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It may be hard for some of us to see the virtue of the Apple Watch Series 8. Some people will not be able to tell the difference between it and last year’s Apple Watch Series 7, no matter how long they wear it. At a glance, it offers the same day-to-day functionality, with a few key boosts. A couple of these, like a “low power mode,” are hardware-specific, but most of what you’ll see and appreciate comes from the new version of Apple’s watchOS 9 and will be available on older watches as well.
And, yet, it would not be right or fair to say that the Series 8 fails to make large evolutionary strides. The Apple Watch Series 8 shows its true colors at the most important times, before birth and death. First, a new pair of temperature sensors allows the Series 8 to chart estimated ovulation cycles, helping people attempting to get pregnant. Second, a new motion sensor, in conjunction with existing components, enables the ability to detect car crashes and automatically call 911 and your emergency contacts.
While you may not feel its changes every day, the Series 8 offers two niche functions that should make a big difference for people at very specific, important times in their lives. That doesn’t necessarily make for a compelling new upgrade when compared to the past couple of watch models, but it’s a huge “building” year that advances the case for the Apple Watch as a product for years to come.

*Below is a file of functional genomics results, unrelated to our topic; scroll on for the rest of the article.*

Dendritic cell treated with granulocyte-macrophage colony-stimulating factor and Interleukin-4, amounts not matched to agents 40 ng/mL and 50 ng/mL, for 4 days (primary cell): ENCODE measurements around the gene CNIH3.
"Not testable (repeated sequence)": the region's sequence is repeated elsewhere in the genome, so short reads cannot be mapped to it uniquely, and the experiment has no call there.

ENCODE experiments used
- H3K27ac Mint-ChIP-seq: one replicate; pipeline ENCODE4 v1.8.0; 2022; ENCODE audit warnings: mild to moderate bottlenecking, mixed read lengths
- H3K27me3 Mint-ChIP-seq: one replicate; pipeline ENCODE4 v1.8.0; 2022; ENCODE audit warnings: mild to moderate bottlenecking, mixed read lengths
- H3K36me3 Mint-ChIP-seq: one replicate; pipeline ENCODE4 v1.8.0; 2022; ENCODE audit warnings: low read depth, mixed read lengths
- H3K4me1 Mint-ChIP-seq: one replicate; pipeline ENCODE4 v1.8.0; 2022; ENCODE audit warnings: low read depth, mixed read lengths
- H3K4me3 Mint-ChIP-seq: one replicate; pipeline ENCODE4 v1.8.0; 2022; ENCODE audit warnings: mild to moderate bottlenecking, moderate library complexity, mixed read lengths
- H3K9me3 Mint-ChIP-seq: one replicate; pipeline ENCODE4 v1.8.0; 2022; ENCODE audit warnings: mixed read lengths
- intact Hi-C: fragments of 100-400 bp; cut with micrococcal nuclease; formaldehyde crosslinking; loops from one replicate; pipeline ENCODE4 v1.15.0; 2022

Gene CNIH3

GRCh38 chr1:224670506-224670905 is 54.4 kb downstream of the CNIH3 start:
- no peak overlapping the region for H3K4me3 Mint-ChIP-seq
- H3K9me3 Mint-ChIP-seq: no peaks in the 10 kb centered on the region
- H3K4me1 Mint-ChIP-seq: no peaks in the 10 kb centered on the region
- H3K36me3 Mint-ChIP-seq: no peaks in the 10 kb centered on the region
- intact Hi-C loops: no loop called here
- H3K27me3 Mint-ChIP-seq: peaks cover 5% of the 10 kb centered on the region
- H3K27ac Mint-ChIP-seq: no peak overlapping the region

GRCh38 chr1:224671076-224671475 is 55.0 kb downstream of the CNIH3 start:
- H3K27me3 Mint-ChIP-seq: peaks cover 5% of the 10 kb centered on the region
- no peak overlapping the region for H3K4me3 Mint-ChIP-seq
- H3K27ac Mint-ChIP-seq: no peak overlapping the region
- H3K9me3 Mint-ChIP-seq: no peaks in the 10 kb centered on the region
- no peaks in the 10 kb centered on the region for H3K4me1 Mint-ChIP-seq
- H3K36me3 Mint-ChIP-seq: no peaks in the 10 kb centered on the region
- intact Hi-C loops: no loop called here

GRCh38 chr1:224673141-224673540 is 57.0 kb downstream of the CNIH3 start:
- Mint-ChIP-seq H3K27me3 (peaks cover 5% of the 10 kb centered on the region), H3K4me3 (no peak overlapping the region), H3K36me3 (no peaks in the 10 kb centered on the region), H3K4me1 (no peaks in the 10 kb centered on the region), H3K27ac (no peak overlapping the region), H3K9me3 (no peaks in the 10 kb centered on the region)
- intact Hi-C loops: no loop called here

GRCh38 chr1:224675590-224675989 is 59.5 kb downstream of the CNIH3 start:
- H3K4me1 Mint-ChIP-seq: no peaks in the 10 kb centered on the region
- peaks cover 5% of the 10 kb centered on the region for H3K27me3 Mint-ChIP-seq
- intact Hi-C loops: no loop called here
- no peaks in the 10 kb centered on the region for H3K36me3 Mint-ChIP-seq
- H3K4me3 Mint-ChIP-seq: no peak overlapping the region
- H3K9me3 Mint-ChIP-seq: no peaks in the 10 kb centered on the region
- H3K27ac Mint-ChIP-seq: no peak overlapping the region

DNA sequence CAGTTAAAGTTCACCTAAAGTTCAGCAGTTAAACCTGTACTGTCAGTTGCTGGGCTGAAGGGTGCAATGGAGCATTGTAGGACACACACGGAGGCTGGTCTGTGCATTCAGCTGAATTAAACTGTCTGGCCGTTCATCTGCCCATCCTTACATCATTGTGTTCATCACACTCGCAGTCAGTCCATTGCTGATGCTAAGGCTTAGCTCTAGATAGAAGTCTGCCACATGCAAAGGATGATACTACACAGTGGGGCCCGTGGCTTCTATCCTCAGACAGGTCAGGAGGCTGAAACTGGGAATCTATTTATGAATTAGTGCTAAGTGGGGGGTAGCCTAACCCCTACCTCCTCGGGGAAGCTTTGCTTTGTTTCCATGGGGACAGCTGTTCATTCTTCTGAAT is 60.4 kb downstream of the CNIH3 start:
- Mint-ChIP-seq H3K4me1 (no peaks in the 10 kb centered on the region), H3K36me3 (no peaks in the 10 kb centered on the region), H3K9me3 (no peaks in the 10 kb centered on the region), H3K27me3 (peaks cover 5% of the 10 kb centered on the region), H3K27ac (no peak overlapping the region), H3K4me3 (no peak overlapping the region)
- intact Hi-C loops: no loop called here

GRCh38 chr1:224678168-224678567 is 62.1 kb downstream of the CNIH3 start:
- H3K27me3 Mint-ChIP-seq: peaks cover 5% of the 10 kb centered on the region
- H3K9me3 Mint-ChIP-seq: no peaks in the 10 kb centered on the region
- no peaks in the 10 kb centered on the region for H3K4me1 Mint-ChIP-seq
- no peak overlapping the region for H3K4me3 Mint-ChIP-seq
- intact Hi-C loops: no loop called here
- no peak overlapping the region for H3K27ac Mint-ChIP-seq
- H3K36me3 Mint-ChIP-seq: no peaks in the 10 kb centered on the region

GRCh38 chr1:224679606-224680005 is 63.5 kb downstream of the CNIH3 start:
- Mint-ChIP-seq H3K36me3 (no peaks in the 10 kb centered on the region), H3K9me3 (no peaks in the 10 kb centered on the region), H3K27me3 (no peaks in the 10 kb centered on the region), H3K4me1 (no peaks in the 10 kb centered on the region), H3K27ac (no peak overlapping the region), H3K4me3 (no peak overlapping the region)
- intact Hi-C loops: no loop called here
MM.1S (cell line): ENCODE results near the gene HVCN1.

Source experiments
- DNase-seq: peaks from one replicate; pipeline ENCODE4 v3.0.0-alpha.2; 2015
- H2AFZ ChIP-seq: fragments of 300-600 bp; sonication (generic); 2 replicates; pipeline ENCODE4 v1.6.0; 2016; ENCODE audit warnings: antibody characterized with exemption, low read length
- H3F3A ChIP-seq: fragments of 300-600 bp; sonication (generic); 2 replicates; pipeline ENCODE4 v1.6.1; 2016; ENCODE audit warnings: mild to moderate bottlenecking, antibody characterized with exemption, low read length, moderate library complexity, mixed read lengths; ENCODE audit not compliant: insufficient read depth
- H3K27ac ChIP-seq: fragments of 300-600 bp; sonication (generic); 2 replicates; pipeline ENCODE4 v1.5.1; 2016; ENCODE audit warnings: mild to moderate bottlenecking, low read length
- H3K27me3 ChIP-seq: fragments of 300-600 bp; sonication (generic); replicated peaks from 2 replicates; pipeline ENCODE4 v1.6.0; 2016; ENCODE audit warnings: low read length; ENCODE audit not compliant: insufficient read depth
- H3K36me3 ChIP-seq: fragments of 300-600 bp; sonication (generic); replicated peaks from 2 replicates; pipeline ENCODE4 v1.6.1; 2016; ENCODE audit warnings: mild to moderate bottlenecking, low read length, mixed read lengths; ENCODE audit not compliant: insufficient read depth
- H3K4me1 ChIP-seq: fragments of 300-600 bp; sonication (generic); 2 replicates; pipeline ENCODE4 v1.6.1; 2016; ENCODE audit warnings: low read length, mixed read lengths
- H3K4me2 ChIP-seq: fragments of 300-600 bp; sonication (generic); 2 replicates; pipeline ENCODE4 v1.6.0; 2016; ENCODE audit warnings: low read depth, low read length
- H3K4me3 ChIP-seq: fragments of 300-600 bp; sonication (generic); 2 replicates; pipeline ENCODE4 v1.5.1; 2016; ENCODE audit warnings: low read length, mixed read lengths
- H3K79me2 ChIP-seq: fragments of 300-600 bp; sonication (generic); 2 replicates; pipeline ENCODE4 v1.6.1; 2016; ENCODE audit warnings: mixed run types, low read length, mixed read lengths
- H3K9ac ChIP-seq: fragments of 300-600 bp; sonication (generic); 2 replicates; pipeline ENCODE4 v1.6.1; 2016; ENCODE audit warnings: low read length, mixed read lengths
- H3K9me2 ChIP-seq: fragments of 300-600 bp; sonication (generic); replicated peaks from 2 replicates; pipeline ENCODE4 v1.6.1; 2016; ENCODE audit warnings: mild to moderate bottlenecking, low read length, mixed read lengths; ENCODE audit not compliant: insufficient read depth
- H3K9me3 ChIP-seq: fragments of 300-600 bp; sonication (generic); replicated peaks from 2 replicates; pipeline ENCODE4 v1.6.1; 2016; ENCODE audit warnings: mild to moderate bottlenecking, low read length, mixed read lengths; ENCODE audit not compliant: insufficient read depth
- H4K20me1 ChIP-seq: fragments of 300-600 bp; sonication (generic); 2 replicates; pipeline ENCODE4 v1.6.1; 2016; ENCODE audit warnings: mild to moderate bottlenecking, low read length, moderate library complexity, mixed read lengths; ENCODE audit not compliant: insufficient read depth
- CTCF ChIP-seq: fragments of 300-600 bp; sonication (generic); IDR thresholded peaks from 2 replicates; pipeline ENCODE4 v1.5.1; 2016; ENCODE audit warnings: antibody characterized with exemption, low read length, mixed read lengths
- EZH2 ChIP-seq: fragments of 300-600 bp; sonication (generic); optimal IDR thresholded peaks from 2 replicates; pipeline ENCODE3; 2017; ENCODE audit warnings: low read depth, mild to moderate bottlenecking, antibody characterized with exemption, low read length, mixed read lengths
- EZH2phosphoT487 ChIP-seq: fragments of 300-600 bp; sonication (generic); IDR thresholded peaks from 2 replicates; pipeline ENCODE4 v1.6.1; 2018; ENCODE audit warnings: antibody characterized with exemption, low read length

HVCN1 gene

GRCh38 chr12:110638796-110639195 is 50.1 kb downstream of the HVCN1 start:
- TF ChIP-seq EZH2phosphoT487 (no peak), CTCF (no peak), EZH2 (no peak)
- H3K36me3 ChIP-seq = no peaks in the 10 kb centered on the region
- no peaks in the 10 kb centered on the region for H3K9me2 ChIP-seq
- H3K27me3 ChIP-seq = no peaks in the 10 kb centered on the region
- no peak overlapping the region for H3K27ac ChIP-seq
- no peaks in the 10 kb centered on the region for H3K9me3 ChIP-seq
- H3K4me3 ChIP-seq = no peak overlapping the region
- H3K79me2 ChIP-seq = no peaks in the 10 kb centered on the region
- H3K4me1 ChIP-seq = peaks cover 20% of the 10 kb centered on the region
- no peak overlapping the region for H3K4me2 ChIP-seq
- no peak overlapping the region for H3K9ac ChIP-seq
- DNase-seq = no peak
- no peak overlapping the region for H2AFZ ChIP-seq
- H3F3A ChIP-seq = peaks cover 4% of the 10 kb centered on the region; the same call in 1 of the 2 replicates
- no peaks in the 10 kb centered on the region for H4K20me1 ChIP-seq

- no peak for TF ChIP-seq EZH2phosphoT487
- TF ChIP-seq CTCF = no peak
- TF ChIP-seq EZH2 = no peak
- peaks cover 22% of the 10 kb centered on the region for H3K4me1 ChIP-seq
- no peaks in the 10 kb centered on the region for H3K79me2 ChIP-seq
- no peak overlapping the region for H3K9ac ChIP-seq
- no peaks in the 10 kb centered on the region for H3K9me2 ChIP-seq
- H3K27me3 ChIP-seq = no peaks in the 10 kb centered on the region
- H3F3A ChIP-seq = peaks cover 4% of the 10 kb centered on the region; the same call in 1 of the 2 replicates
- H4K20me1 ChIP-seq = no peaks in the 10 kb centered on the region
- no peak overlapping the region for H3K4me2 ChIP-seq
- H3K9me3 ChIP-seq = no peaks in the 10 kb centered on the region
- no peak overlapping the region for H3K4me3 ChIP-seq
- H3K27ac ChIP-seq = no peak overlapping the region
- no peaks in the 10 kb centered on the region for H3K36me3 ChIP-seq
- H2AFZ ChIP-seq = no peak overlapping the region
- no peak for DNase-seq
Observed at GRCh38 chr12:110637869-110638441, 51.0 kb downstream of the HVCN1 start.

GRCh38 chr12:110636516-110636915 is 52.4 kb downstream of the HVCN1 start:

What’s new about the Apple Watch Series 8?
In its eighth iteration, the Apple Watch Series 8 doesn’t introduce many noticeable design changes. The larger 41mm and 45mm case sizes of the Apple Watch Series 7 return, offering the same excellent visibility, whether you’re engaging with the watch or merely glancing at a notification on its always-on display. I can confirm that all of the Apple Watch’s core competencies—tracking your heart, monitoring your sleep, showing notifications from your phone, and so on—all work just as well as last year … which is to say very well. As with past models, it’s backward-compatible with all previous Apple Watch bands (though Apple has some new styles they’d love to sell you, of course).
There are a handful of improvements and tweaks to those core competencies, along with some honest-to-god new features, but virtually all of them are enabled by watchOS 9, the newest version of the Apple Watch’s operating system, which is compatible with the Apple Watch Series 4 and up. I’ll talk about the details of some of those changes more in a bit but the important thing to note here is that the Apple Watch Series 3, a very popular model that was on sale for a long time, will no longer receive updates. That leaves the Apple Watch SE 2 as the most affordable model in the line.
The Series 8 offers the same battery life as the Series 7, up to 18 hours on a single charge, but there’s a new wrinkle this time around. The Series 8 adds a low-power mode, which can keep the battery running for up to 36 hours on a full charge. Entering low-power mode disables some of the watch’s passive functions, such as the always-on display, automatic workout detection, and heart health notifications. As in the Series 7, the battery offers about enough energy to get you through a day and track your sleeping overnight but with very little wiggle room for charging afterward. Low-power mode can be that wiggle room if you can’t find a good time to take the watch off for a while.